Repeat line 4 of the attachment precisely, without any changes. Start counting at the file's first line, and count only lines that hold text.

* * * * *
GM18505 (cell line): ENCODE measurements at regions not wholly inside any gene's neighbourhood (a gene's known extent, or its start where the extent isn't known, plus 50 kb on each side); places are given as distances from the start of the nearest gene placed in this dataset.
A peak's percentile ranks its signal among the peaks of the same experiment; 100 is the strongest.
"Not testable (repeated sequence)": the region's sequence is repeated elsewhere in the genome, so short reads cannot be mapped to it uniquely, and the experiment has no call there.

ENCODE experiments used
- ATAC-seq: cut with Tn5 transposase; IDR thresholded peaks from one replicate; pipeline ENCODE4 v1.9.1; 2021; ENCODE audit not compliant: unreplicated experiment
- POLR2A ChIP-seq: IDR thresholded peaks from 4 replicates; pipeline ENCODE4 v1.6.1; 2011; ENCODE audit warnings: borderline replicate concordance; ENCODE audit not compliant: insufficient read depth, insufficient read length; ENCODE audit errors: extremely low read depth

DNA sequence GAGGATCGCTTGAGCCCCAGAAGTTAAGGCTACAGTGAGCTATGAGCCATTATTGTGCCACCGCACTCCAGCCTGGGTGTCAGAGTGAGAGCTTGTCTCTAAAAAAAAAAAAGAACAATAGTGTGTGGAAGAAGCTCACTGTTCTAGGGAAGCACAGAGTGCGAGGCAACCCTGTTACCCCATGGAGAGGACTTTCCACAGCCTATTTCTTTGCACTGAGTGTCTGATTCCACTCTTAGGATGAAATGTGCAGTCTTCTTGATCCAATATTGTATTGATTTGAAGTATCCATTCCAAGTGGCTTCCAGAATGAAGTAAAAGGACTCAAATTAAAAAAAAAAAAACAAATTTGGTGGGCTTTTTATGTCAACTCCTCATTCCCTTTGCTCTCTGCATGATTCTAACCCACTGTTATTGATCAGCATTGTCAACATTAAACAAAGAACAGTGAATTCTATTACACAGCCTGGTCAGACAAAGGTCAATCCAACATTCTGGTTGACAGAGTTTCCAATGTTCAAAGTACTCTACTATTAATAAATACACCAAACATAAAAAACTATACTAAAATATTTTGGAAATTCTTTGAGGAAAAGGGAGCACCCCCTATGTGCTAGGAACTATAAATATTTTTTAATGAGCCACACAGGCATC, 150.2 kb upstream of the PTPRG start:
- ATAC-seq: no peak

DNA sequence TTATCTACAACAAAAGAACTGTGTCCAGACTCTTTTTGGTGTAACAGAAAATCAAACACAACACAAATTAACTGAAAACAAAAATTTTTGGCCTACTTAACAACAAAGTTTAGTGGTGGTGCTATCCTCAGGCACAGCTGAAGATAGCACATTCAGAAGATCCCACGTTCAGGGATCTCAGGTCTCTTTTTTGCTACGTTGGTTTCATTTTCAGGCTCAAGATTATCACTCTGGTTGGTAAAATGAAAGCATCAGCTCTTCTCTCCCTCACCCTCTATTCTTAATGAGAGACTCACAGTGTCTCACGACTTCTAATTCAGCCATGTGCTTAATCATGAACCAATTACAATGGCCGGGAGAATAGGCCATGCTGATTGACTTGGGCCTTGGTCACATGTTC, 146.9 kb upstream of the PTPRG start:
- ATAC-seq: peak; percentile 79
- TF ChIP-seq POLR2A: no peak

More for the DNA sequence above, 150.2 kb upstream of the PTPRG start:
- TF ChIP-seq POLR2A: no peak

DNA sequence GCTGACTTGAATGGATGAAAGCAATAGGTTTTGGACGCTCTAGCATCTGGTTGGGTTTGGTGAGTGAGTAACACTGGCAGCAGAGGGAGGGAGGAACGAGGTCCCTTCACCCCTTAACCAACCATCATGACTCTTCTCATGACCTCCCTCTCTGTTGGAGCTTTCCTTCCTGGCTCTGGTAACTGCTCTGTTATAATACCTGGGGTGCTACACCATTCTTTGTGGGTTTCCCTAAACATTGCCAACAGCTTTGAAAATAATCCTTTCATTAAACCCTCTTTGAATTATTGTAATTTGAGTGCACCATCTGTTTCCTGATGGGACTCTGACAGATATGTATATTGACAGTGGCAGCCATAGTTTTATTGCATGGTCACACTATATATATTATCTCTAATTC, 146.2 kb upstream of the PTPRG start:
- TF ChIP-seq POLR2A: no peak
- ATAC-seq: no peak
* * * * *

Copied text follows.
ENCODE experiments used